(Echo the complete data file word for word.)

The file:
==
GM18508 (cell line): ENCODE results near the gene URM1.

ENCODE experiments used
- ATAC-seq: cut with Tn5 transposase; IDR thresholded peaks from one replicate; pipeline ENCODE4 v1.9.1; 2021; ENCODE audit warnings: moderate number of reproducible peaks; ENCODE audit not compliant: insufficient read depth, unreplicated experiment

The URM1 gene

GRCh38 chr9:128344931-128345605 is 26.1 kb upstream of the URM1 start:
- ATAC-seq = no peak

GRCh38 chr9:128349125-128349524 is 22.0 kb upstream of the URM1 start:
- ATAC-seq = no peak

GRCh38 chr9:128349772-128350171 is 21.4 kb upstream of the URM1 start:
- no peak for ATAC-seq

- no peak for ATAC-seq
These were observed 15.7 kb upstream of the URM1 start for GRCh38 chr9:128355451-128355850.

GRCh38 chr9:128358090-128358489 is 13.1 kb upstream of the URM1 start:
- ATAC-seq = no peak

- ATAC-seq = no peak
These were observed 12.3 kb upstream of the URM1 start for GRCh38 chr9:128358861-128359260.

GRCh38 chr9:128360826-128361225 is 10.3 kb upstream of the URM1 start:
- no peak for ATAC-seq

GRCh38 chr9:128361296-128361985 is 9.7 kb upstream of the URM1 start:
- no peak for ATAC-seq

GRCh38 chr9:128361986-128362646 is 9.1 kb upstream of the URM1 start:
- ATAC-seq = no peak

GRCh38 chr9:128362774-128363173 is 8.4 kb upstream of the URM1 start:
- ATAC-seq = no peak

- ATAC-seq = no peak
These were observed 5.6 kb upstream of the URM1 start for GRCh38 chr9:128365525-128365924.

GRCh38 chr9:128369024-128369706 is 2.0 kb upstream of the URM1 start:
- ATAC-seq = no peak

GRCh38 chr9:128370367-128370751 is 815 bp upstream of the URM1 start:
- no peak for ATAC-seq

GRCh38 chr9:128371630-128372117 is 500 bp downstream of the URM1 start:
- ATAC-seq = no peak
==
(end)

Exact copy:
GM18508 (cell line): ENCODE results near the gene URM1.

ENCODE experiments used
- ATAC-seq: cut with Tn5 transposase; IDR thresholded peaks from one replicate; pipeline ENCODE4 v1.9.1; 2021; ENCODE audit warnings: moderate number of reproducible peaks; ENCODE audit not compliant: insufficient read depth, unreplicated experiment

The URM1 gene

GRCh38 chr9:128344931-128345605 is 26.1 kb upstream of the URM1 start:
- ATAC-seq = no peak

GRCh38 chr9:128349125-128349524 is 22.0 kb upstream of the URM1 start:
- ATAC-seq = no peak

GRCh38 chr9:128349772-128350171 is 21.4 kb upstream of the URM1 start:
- no peak for ATAC-seq

- no peak for ATAC-seq
These were observed 15.7 kb upstream of the URM1 start for GRCh38 chr9:128355451-128355850.

GRCh38 chr9:128358090-128358489 is 13.1 kb upstream of the URM1 start:
- ATAC-seq = no peak

- ATAC-seq = no peak
These were observed 12.3 kb upstream of the URM1 start for GRCh38 chr9:128358861-128359260.

GRCh38 chr9:128360826-128361225 is 10.3 kb upstream of the URM1 start:
- no peak for ATAC-seq

GRCh38 chr9:128361296-128361985 is 9.7 kb upstream of the URM1 start:
- no peak for ATAC-seq

GRCh38 chr9:128361986-128362646 is 9.1 kb upstream of the URM1 start:
- ATAC-seq = no peak

GRCh38 chr9:128362774-128363173 is 8.4 kb upstream of the URM1 start:
- ATAC-seq = no peak

- ATAC-seq = no peak
These were observed 5.6 kb upstream of the URM1 start for GRCh38 chr9:128365525-128365924.

GRCh38 chr9:128369024-128369706 is 2.0 kb upstream of the URM1 start:
- ATAC-seq = no peak

GRCh38 chr9:128370367-128370751 is 815 bp upstream of the URM1 start:
- no peak for ATAC-seq

GRCh38 chr9:128371630-128372117 is 500 bp downstream of the URM1 start:
- ATAC-seq = no peak